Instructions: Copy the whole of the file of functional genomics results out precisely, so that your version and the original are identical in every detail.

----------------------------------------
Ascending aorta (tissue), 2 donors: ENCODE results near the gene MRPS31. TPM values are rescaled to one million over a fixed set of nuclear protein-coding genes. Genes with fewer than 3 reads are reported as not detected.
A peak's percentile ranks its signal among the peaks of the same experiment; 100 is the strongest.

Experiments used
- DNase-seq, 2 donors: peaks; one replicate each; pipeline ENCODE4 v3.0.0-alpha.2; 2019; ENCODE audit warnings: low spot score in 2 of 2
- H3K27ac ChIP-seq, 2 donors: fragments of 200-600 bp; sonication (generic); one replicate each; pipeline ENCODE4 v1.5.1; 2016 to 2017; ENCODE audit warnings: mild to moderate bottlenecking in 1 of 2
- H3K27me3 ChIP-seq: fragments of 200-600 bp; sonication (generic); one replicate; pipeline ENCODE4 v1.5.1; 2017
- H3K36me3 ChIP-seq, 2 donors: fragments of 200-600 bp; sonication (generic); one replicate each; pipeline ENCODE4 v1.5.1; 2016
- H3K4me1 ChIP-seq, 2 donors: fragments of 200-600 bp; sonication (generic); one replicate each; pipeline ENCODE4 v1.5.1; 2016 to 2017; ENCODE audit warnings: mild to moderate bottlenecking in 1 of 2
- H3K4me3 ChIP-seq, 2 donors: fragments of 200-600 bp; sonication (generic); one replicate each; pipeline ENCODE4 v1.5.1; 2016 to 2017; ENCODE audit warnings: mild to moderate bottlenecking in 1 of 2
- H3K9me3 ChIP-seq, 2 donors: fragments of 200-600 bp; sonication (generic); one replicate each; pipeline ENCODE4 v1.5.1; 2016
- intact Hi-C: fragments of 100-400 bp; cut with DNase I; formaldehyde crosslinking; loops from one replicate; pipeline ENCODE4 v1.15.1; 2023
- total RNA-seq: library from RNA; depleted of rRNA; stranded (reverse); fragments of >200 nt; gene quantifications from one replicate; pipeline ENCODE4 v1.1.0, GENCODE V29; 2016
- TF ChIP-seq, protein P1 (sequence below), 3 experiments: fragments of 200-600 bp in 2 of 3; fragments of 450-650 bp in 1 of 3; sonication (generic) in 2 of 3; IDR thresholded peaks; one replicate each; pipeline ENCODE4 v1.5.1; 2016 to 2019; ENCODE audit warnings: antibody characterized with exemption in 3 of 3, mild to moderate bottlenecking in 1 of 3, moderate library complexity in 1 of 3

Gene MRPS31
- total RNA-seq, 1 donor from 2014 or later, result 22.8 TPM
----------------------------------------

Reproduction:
Ascending aorta (tissue), 2 donors: ENCODE results near the gene MRPS31. TPM values are rescaled to one million over a fixed set of nuclear protein-coding genes. Genes with fewer than 3 reads are reported as not detected.
A peak's percentile ranks its signal among the peaks of the same experiment; 100 is the strongest.

Experiments used
- DNase-seq, 2 donors: peaks; one replicate each; pipeline ENCODE4 v3.0.0-alpha.2; 2019; ENCODE audit warnings: low spot score in 2 of 2
- H3K27ac ChIP-seq, 2 donors: fragments of 200-600 bp; sonication (generic); one replicate each; pipeline ENCODE4 v1.5.1; 2016 to 2017; ENCODE audit warnings: mild to moderate bottlenecking in 1 of 2
- H3K27me3 ChIP-seq: fragments of 200-600 bp; sonication (generic); one replicate; pipeline ENCODE4 v1.5.1; 2017
- H3K36me3 ChIP-seq, 2 donors: fragments of 200-600 bp; sonication (generic); one replicate each; pipeline ENCODE4 v1.5.1; 2016
- H3K4me1 ChIP-seq, 2 donors: fragments of 200-600 bp; sonication (generic); one replicate each; pipeline ENCODE4 v1.5.1; 2016 to 2017; ENCODE audit warnings: mild to moderate bottlenecking in 1 of 2
- H3K4me3 ChIP-seq, 2 donors: fragments of 200-600 bp; sonication (generic); one replicate each; pipeline ENCODE4 v1.5.1; 2016 to 2017; ENCODE audit warnings: mild to moderate bottlenecking in 1 of 2
- H3K9me3 ChIP-seq, 2 donors: fragments of 200-600 bp; sonication (generic); one replicate each; pipeline ENCODE4 v1.5.1; 2016
- intact Hi-C: fragments of 100-400 bp; cut with DNase I; formaldehyde crosslinking; loops from one replicate; pipeline ENCODE4 v1.15.1; 2023
- total RNA-seq: library from RNA; depleted of rRNA; stranded (reverse); fragments of >200 nt; gene quantifications from one replicate; pipeline ENCODE4 v1.1.0, GENCODE V29; 2016
- TF ChIP-seq, protein P1 (sequence below), 3 experiments: fragments of 200-600 bp in 2 of 3; fragments of 450-650 bp in 1 of 3; sonication (generic) in 2 of 3; IDR thresholded peaks; one replicate each; pipeline ENCODE4 v1.5.1; 2016 to 2019; ENCODE audit warnings: antibody characterized with exemption in 3 of 3, mild to moderate bottlenecking in 1 of 3, moderate library complexity in 1 of 3

Gene MRPS31
- total RNA-seq, 1 donor from 2014 or later, result 22.8 TPM